How sustainable is 3D printing? Ask most experts and you’ll get some hand-waving: it creates less waste than machining and reduces transportation energy, but many materials aren’t recyclable. All of those factors turn out to be overstated when they’re subjected to careful study.
Jeremy Faludi has done the careful study, and has come to some nuanced and surprising conclusions about the environmental sustainability of 3D printing. He’s an assistant professor of sustainable design at TU Delft, and for the last several years he’s studied the environmental impact of 3D printing. Faludi’s core takeaway: energy usage—during idling and production, and embodied in printers from their point of manufacture—is the largest component of 3D printing’s environmental impact.
In this episode of the Digital Factory Podcast, Faludi and I talk about how total environmental impact is measured using sustainability models that incorporate factors as disparate as mineral depletion, endangered-species eradication, and climate change; the factors that drive 3D printing’s impact; and what operators can do to reduce their impact (counterintuitively, run your 3D printer more).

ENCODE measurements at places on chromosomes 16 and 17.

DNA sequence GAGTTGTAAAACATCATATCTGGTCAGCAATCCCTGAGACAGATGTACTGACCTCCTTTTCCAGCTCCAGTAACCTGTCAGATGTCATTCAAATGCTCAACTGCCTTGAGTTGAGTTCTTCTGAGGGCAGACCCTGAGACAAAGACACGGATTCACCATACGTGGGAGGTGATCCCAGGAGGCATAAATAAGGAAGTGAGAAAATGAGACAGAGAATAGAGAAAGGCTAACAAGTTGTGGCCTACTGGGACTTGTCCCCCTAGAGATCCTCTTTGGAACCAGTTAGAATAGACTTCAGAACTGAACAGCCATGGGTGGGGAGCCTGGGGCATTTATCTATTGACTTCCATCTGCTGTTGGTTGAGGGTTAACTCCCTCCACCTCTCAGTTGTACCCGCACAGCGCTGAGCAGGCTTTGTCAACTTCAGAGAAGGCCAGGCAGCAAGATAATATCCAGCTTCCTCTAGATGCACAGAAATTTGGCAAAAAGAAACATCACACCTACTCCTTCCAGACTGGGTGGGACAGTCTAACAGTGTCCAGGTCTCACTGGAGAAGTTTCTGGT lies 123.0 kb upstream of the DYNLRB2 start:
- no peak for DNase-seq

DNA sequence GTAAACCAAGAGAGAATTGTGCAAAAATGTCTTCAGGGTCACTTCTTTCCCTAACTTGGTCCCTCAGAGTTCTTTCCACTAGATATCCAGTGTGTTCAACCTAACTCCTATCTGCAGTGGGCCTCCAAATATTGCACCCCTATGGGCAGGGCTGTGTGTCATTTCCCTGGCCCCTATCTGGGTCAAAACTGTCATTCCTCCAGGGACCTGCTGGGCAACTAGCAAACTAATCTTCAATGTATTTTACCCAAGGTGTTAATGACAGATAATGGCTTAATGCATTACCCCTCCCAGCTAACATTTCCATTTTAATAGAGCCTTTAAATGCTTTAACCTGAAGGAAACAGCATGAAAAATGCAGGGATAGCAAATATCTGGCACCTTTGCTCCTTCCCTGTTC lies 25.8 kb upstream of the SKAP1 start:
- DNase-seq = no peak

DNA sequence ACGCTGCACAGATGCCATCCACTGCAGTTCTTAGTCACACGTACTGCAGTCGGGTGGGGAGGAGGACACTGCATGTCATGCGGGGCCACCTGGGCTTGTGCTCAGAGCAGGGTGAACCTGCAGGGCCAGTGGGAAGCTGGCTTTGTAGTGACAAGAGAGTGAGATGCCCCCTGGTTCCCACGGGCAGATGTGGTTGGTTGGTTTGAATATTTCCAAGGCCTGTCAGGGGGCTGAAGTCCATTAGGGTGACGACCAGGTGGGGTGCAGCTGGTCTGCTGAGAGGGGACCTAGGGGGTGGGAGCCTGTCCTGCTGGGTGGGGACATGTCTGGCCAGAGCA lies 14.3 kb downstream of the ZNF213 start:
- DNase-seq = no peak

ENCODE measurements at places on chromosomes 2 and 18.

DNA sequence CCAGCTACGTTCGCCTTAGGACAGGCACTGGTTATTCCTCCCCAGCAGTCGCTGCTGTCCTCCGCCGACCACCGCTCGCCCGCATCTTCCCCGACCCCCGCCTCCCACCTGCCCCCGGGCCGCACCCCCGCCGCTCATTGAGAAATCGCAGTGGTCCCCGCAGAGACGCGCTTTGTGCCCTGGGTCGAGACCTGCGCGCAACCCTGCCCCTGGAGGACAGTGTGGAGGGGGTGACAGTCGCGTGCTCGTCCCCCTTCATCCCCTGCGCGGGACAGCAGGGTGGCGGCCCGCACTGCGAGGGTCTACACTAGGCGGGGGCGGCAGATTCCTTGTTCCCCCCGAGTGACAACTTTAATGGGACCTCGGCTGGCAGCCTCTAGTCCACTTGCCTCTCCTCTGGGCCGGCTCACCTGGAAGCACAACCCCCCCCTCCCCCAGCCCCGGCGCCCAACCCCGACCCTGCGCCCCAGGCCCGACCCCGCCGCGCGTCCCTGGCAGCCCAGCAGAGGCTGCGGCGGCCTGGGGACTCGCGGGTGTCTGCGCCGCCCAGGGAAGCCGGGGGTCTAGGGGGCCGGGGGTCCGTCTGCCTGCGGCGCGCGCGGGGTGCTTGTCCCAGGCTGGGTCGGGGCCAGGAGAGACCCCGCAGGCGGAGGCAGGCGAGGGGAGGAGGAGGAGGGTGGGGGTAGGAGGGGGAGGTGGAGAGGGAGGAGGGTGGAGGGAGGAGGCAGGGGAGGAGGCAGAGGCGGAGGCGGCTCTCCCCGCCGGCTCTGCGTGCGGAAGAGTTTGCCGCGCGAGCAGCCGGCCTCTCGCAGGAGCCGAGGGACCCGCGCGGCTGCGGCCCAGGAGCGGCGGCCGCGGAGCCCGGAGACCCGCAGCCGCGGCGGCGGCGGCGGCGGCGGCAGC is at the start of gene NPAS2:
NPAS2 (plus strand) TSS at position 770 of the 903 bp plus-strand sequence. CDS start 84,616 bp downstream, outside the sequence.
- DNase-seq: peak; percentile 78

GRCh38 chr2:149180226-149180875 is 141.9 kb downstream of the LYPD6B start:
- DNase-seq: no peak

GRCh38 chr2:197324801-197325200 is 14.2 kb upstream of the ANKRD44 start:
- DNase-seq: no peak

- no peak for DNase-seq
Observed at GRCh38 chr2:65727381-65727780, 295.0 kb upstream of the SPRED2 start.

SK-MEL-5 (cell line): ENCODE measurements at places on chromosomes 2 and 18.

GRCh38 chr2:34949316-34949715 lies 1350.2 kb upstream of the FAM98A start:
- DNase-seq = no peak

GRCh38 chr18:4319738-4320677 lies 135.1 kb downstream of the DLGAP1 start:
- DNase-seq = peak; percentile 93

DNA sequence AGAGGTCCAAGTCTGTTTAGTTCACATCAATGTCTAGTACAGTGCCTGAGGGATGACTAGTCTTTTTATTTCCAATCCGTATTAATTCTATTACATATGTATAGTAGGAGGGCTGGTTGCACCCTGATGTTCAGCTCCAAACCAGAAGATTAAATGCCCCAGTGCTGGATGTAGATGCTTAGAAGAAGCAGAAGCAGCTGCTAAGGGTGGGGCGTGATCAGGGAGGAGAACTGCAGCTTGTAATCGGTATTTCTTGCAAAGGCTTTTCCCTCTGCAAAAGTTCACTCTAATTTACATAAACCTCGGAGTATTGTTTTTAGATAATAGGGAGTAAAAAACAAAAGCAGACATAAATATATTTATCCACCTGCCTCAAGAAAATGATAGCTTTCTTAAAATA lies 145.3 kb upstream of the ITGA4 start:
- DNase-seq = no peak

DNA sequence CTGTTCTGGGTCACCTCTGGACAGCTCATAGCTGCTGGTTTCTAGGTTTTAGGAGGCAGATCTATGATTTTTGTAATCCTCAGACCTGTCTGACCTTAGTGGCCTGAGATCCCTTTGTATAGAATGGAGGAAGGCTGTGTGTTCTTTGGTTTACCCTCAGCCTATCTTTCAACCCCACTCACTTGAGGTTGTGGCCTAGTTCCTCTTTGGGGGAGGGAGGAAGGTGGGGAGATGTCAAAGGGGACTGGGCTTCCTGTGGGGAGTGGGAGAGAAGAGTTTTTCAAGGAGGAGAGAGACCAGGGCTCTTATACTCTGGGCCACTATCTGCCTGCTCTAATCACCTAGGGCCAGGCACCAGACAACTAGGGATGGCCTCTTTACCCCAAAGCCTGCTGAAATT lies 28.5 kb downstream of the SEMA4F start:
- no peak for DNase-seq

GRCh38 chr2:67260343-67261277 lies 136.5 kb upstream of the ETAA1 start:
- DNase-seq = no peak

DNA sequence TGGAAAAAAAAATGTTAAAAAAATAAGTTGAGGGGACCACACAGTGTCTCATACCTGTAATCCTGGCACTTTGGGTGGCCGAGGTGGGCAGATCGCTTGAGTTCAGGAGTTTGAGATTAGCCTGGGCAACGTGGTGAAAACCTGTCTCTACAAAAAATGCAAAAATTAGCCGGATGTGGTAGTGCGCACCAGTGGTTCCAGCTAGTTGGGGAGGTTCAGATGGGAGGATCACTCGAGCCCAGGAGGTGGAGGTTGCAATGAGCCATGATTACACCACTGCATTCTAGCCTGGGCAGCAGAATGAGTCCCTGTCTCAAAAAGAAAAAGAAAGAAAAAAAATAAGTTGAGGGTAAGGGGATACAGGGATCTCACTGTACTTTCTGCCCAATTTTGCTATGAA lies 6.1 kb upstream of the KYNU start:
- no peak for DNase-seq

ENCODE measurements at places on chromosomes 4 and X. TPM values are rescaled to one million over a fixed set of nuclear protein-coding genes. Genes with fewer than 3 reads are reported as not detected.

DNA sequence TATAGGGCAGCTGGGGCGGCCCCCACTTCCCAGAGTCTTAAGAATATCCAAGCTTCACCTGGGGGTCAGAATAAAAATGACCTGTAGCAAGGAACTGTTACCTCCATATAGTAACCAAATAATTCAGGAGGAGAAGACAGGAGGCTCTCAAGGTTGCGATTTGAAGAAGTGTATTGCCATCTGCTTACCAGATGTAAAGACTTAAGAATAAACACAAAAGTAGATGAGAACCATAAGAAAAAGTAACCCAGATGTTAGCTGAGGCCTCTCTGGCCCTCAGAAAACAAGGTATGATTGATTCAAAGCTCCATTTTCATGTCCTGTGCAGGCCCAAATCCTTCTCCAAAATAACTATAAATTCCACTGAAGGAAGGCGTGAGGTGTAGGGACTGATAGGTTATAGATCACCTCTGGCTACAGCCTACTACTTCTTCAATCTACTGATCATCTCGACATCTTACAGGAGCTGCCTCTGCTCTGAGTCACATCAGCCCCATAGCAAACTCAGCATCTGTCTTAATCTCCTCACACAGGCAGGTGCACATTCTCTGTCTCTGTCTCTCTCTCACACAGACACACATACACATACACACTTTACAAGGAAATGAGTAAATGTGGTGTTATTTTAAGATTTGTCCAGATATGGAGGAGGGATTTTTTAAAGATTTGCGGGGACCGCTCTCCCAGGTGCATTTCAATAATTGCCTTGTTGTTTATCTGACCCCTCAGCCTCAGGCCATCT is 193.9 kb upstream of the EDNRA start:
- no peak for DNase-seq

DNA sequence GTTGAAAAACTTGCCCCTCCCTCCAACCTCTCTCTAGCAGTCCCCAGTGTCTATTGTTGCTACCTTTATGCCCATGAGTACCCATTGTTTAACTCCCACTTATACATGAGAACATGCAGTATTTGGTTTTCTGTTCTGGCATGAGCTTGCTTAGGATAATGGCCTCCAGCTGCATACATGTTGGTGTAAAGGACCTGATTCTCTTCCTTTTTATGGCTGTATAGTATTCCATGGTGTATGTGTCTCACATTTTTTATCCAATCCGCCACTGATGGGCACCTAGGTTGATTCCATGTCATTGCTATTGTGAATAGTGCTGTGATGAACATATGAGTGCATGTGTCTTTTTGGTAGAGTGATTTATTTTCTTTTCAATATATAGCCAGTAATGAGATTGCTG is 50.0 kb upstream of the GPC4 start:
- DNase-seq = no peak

Join us at the Formlabs User Summit, in Berlin on October 1. You'll learn from 3D printing leaders in presentations and panels, and network with your fellow Formlabs power users.
- The OECD’s report chapter on the sustainability of 3D printing
- Faludi’s work on reducing environmental impact by using novel materials, like pecan-shell flour
Faludi’s refurbished Macbook. Using an old thing is often more sustainable than buying a new thing, unless there’s a big difference in power consumption (if you’ve still got a plasma TV, go out and buy an LCD TV right away, says Faludi: it’ll use less energy when it’s on than a plasma TV does when it’s off).